China bans residents from leaving Xinjiang, weeks after the latest Covid lockdown

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Hong Kong

China has banned residents from leaving Xinjiang due to a Covid-19 outbreak – just weeks after the western region began to relax restrictions from a prolonged strict lockdown, fueling public frustration among those facing food shortages and reduced incomes.

On Tuesday, the region – home to 22 million people, many from ethnic minorities – reported 38 new asymptomatic Covid cases.

It was enough to alarm officials that Xinjiang Vice President Liu Sush would “strengthen control of workers between regions and that people should not leave the region unless necessary.”

Liu added that Xinjiang will strengthen control measures at airports, railway stations and checkpoints to prevent the virus from spreading to other parts of the country. All outbound trains, interprovincial buses and most flights will be suspended until further notice.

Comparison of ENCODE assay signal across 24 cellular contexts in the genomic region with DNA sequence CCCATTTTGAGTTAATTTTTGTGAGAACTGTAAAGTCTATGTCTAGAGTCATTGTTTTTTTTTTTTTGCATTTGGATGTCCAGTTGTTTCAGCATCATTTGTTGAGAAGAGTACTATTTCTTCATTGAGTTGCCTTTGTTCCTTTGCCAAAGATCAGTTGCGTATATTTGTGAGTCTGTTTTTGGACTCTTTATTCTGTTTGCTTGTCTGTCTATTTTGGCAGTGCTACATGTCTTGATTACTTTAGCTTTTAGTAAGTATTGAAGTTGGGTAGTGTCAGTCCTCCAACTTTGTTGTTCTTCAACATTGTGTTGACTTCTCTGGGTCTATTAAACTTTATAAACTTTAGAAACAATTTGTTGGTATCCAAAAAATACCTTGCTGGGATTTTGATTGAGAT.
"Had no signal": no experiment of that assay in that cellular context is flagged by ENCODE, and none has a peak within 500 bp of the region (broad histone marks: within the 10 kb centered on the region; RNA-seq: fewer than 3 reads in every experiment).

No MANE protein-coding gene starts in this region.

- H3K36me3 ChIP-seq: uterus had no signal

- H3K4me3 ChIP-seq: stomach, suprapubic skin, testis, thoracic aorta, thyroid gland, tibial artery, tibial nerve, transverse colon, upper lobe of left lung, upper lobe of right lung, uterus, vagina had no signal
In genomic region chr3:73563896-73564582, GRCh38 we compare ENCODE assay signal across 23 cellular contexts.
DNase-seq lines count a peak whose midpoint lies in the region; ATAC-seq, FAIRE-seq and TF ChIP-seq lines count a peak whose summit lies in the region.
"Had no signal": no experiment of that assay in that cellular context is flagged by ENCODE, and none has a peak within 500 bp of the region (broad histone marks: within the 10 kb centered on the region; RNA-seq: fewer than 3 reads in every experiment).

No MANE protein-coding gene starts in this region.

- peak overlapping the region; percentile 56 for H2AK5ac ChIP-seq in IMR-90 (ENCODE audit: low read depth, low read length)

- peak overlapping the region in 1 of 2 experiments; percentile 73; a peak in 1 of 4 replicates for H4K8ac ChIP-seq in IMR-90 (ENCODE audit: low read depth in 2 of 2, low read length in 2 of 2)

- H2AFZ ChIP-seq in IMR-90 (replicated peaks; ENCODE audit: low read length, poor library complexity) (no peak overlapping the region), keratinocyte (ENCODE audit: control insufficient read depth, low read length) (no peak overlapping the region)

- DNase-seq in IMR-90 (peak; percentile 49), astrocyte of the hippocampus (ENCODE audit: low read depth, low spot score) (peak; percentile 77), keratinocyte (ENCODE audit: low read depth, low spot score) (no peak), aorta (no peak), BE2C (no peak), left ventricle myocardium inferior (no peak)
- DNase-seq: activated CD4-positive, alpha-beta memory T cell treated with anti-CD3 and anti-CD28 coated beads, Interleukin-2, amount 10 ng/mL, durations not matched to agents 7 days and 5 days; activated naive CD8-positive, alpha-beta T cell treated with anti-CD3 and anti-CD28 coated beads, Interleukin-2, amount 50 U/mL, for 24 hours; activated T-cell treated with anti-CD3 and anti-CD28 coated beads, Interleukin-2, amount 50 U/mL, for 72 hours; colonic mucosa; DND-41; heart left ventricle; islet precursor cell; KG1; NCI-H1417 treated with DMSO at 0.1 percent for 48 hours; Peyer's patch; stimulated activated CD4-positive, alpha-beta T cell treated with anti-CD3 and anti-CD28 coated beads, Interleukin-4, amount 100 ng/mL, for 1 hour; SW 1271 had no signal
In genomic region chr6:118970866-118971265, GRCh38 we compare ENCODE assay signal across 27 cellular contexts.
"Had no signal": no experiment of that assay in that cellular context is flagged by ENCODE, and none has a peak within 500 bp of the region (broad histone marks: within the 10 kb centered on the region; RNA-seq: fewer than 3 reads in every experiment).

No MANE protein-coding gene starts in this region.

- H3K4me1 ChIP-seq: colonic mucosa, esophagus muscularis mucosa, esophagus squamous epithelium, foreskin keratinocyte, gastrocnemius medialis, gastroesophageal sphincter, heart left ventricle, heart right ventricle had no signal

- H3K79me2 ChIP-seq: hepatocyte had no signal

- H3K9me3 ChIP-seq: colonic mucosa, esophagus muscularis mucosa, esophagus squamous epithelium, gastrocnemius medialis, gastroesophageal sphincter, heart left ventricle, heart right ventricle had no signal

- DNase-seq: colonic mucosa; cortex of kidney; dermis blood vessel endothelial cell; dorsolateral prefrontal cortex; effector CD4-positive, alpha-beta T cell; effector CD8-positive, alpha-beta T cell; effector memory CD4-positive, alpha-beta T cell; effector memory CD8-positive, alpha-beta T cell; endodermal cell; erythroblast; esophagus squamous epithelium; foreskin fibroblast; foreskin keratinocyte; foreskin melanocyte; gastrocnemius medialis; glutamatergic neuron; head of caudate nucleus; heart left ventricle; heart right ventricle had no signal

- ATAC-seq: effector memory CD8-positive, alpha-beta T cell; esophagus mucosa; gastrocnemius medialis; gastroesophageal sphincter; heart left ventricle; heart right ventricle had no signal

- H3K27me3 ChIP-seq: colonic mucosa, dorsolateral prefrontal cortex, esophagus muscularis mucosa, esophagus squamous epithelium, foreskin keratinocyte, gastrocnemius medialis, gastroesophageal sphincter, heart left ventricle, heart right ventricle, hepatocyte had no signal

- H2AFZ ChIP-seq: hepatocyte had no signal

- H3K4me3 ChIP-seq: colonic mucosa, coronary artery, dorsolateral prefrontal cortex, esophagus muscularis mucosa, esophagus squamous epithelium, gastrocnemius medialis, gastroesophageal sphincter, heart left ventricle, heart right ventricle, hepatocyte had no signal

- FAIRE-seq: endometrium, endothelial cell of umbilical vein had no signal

At Urumqi airport, the regional capital, 97 percent of departing flights and 95 percent of arriving flights were canceled on Wednesday, according to data from flight tracking company Variflight. Meanwhile, all flights out of Kashgar, the southern oasis town with Xinjiang’s second-largest airport, were canceled except for two to Urumqi.

China is still the last economy in the world to follow strict zero-Covid measures, which aim to eliminate chains of transmission through border restrictions, mass testing, extensive quarantines and uncompromising lockdowns.

“The current round of the Covid-19 outbreak is the most rapid, widespread, infectious and difficult-to-control public health emergency in Xinjiang’s history,” Liu said.

As of July 30, Xinjiang has reported a total of 5,790 infections.

Liu said Xinjiang would make sure to “create a good environment” for the success of the 20th Party Congress – a meeting of the party’s elite later this month where Xi Jinping is expected to be nominated for a third term in power, further consolidating it. the status of being the most powerful Chinese leader in decades.